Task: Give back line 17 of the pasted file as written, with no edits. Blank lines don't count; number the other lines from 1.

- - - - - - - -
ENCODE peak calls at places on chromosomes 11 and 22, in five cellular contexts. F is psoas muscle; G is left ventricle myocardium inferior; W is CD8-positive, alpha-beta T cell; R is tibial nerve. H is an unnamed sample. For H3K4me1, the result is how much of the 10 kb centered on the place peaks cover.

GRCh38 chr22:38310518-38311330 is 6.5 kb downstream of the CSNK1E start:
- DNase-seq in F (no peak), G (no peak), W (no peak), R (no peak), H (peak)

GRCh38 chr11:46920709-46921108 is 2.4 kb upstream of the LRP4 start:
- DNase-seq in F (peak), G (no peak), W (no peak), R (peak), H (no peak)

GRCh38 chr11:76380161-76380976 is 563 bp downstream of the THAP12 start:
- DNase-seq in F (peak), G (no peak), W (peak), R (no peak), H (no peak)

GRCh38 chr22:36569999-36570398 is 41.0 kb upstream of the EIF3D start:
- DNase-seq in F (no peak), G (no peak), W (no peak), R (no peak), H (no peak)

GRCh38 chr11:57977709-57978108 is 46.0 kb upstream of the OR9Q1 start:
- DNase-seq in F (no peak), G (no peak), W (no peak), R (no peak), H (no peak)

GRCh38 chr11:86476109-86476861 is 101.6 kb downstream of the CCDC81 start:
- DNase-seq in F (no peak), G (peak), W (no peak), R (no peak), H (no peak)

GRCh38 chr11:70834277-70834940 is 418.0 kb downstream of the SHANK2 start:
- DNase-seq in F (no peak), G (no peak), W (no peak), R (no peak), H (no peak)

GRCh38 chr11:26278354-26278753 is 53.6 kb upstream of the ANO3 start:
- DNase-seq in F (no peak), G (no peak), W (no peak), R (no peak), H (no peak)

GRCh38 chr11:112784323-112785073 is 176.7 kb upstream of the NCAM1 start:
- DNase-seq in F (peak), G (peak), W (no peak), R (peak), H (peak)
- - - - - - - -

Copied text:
- DNase-seq in F (no peak), G (no peak), W (no peak), R (no peak), H (no peak)